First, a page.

Defining the Left’s culture

“The Left has lost its way” many ‘social democrats’ might say, lost its way to the ‘hard left’. So, what is the way forward for the Labour Party and the movement as a whole? It needs a culture, and we need to build it.

Many feel the MPs, more so the so called ‘social democrats’, are the ones holding back the Labour Party. The likes of Tom Watson and a few other MPs in the Parliamentary Labour Party (PLP) are. However, we have to build a movement despite what they do, the Labour Party is transforming and we must ensure that it continues to do so.

Jeremy Corbyn’s victory as leader was only possible in 2015 due to timing, and well-placed experienced members from the parties old left. The likes on Jon Lansman, John McDonnell and Diane Abbot and some of the old left that lingered in the unions. We need to establish a bigger base for the future. 

The PLP have significant influence and are, sometimes, a pain in the ass. Which is why we should have Open selections, to encourage more working-class and minority candidates, these people are essential to help the Corbyn project move forward. We should also remember that an educated movement is a powerful movement. These new candidates will need support, campaigners, communications officers, aides and much more. We cannot rely on the Labour machine to deliver: we must build this movement ourselves. This starts by building a party consciousness. A common endeavour. A movement that is in-tune and never out of step.

Summer Camp?

Something that has never taken off fully in the UK is summer camps for children, when I was a child I went to something called Children’s University. In my local school hall I trained to be a clown for four weeks and I also made a stop-motion video to a Robbie Williams song, whilst this wasn’t overly educational it was memorable and interesting. However, this was one summer, most summers I spent my time falling off a skateboard or wondering why girls were so weird. Now I live in Madrid where the Spanish left is also at each other’s throats, unable to form a government in the aftermath of elections that saw the rise of the far right. Despite these collisions, the left has a real culture in this country. Mass May Day rallies, Communist festivals and a poster culture that at election times makes the Hunger Games look meek. This culture is sustained with political summer camps where people debate and learn. They aren’t only for English learning and science experiments.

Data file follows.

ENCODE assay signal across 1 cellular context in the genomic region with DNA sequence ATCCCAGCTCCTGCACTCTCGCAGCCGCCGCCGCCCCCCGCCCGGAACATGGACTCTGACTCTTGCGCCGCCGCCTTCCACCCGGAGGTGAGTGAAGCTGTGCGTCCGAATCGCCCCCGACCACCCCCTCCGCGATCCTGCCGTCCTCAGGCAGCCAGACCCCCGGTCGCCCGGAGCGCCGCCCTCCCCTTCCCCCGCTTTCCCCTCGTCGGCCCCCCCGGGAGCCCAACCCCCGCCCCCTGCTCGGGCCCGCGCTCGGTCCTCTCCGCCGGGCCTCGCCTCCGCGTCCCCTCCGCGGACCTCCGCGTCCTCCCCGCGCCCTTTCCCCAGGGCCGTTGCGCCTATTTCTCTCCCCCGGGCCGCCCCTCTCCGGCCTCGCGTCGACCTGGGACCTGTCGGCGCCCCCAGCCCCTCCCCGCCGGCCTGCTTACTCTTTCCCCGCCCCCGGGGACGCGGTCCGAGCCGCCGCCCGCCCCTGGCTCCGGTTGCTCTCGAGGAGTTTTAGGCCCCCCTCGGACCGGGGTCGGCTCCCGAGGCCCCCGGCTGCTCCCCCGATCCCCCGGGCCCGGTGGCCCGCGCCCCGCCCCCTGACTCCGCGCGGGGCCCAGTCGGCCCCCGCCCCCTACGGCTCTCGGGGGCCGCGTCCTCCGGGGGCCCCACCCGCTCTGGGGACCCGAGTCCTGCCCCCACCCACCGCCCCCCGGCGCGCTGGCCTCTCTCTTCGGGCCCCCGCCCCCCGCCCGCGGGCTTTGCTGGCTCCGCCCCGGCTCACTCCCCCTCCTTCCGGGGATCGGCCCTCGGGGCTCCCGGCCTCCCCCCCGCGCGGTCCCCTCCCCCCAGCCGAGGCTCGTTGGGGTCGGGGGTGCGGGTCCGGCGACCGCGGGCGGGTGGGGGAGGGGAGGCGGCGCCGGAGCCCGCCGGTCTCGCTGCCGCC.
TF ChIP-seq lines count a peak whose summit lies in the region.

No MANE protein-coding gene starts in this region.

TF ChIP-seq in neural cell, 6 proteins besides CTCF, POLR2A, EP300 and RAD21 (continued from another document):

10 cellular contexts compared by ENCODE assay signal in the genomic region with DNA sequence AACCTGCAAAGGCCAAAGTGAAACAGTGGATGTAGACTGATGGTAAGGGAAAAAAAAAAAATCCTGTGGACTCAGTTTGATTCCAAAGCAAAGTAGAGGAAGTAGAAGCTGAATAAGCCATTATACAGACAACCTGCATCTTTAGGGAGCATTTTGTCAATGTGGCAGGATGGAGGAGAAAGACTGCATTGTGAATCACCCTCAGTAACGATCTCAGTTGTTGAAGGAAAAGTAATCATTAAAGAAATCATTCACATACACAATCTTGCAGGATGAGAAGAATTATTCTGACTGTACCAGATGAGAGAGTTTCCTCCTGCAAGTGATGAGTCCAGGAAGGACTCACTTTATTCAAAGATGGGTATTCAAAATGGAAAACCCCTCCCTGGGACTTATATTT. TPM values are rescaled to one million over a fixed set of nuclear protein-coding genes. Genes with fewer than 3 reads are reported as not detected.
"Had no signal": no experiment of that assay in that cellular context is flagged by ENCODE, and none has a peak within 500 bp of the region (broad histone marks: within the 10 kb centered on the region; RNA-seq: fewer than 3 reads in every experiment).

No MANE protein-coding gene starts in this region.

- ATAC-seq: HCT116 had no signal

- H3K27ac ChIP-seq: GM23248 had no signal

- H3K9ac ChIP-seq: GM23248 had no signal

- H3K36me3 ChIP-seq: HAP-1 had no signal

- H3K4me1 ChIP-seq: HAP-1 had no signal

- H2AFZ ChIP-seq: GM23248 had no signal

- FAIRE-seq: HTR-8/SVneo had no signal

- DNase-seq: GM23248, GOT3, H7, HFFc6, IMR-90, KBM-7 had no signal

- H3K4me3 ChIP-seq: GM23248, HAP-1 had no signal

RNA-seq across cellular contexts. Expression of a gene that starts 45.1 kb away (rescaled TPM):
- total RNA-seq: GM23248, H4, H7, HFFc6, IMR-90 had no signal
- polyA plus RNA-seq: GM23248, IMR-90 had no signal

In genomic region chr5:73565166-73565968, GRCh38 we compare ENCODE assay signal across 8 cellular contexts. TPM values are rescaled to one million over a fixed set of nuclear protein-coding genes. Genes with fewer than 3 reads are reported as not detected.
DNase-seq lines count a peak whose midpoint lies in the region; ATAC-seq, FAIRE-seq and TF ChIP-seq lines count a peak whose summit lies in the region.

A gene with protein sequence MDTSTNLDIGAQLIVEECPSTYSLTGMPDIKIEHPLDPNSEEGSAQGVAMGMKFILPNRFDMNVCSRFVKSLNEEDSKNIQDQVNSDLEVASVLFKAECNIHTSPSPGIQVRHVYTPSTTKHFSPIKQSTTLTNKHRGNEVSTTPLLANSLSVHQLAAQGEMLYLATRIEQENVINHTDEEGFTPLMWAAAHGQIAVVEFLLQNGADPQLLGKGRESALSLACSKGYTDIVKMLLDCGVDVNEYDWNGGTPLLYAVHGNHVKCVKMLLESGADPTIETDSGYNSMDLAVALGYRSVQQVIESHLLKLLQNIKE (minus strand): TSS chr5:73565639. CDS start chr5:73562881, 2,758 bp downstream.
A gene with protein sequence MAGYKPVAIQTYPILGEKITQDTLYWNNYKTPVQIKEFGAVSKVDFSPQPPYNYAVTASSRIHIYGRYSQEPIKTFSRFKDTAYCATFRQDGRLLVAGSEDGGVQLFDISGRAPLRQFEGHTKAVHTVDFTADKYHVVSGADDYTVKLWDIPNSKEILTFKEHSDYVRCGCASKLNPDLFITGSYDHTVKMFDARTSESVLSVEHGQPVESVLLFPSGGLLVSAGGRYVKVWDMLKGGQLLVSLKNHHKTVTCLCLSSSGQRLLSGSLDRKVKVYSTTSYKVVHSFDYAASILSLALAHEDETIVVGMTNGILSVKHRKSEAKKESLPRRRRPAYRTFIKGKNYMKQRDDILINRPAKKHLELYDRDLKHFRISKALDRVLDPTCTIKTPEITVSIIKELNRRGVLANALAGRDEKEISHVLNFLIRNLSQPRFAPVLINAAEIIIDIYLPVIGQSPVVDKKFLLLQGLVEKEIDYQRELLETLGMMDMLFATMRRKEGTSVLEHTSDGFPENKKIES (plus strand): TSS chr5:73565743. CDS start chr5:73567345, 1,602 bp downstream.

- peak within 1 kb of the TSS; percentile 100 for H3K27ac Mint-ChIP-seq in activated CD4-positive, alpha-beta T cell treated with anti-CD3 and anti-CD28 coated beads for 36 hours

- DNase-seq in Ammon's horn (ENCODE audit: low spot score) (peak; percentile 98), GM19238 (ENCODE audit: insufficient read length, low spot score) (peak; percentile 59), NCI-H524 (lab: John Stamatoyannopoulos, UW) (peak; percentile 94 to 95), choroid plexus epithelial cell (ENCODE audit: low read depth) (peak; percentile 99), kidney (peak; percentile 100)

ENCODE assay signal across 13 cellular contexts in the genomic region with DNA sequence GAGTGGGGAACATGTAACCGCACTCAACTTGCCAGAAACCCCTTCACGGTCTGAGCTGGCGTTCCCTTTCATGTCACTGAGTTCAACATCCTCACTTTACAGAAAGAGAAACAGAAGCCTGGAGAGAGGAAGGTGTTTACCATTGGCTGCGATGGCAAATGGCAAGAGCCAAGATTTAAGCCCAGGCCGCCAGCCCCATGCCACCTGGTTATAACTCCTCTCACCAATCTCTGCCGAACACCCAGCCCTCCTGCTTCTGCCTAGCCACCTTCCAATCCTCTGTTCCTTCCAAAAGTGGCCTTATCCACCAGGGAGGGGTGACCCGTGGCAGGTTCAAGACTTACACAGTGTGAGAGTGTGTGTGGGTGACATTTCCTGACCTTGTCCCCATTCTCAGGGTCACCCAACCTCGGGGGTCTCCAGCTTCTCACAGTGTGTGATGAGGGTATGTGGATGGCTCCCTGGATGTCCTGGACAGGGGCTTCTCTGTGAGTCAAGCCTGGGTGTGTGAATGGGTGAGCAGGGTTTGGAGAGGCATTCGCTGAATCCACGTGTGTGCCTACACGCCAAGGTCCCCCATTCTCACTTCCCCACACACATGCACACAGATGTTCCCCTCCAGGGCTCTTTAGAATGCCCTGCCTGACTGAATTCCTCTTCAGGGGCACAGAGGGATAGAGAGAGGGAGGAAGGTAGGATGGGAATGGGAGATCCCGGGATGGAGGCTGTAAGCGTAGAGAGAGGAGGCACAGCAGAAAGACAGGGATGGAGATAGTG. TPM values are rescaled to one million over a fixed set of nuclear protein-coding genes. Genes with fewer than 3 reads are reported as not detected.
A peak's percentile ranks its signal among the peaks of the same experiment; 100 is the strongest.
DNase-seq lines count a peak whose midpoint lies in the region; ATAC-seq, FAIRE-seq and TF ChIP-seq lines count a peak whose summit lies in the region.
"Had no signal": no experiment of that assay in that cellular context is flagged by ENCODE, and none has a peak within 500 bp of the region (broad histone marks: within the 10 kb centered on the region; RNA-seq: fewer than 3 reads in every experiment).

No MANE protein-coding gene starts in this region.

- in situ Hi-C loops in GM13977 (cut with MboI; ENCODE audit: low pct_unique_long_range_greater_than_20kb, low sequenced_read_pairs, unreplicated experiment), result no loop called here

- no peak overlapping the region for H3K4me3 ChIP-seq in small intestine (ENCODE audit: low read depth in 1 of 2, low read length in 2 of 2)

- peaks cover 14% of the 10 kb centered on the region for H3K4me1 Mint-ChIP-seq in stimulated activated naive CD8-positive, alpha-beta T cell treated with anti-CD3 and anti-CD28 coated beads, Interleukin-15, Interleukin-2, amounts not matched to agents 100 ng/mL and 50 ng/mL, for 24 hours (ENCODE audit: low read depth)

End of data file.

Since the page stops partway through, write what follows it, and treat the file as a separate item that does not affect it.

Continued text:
Many political parties such as the Communist party, the anti-capitalists, Podemos and socialist groups hold extensive educational and engagement camps, sometimes over whole weekends. These are for anyone interested in the movement. These weekends are normally held on university campuses with cheap accommodation, bars and music. The focus is not only on having a good time, but also getting engaged in political matters. This is something the United Kingdom could learn from Spain, but saying that, this has started with The World Transformed.

This year TWT are going around the country rather than just being a side show at conference. This is good because only a handful of people can go to conference as the cities get booked up quickly. Whilst we may not wish to replicate the Marxist Fest held by the SWP (I personally want to go) we could learn something from them too. (Just not on disciplinary procedures)

Momentum are hitting the right buttons but the Labour Party‘s efforts have been aimed in  the wrong direction. Labour Rocks managed to just about dodge a significantly toxic publicity bullet, and Labour Roots, which is an engagement event planned for the rest of this year, is there to engage with the traditional heartlands working-class. That’s if they are still there after Labour turning remain or is it leave? No one is sure.

That is the problem in the party, no one is sure of who we are, there are many different people in the Labour Party that are failing to identify who the ‘core support’ is. The old left workers party or the liberal metropolitan party, or maybe something in between. These groups have different ideological thoughts, ones that need to be shared and rebuilt into something agreeable. Our strength is in these thoughts and the diversity of our party.